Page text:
Psychological momentum is one of the most frequently discussed phenomena among sports fans and commentators.
Over 90% of fans, 92% of coaches, and 76% of NBA basketball players themselves believe that their performance is crucially determined by momentum, to the point that they “almost can’t miss” their next shot.
Athletes seek confidence because they know that, the more they have, the better they will play.
But momentum is not just a sports phenomenon:
- In every election candidates are frequently gaining and losing momentum, and specialists often highlight that this affects how strategic alliances and political concessions are made.
- After the 2008 "Great Recession", it is now clear that companies postponed capital investments and the hiring of new employees because they were waiting to see if the economy was “gaining momentum” and truly recovering.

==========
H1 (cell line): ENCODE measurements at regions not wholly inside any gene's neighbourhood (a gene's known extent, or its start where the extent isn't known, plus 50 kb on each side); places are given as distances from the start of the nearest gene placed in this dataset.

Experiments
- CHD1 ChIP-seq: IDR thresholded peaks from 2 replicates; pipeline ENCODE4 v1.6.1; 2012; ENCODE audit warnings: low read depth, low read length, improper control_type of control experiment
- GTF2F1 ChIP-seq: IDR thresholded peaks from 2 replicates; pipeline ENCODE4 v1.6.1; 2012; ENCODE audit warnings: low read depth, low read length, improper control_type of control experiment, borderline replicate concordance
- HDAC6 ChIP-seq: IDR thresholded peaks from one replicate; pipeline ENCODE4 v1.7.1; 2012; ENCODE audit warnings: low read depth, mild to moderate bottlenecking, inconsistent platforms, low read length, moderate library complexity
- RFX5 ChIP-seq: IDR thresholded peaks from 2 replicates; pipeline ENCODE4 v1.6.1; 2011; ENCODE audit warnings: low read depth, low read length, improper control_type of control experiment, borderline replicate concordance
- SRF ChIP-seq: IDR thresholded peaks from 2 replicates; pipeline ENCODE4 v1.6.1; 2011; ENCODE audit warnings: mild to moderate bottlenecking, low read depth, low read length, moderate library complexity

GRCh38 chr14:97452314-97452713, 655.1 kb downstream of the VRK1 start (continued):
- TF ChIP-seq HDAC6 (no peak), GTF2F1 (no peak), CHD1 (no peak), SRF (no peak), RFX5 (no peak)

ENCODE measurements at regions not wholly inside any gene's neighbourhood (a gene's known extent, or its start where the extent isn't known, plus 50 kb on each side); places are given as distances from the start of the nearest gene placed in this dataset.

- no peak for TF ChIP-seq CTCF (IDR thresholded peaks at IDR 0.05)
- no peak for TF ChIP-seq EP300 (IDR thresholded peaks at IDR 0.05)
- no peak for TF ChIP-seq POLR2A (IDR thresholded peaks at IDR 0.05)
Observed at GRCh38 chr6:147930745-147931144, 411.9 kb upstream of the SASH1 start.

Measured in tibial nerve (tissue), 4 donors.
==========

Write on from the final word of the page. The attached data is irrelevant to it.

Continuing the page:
- Over the short term, stock prices are mostly driven by investor sentiment rather than companies’ performance (“fundamentals”). High-momentum stocks are heavily traded and often have unreasonable price-to-earnings ratios.
There's extensive and conclusive research showing that psychological momentum is not a myth, but a reality. Previous performance significantly affects subsequent performance.
Initial success creates, reinforces, and lengthens momentum. And the longer the psychological momentum can be sustained, the more likely is the success.
Why is this relevant to you? If you understand how it works, you can consciously create momentum to fuel the growth of your consulting business. With momentum, you get better results and more enjoyment out of your practice.
This is a topic I cover in my business development training sessions, but in the next few days I'll be sharing the basic ideas behind it here.
PS: If you want to dig deeper into this topic yourself, "Psychological Momentum: Why Success Breeds Success” (Iso-Ahola & Dotson) is quite easy to read and a good place to start.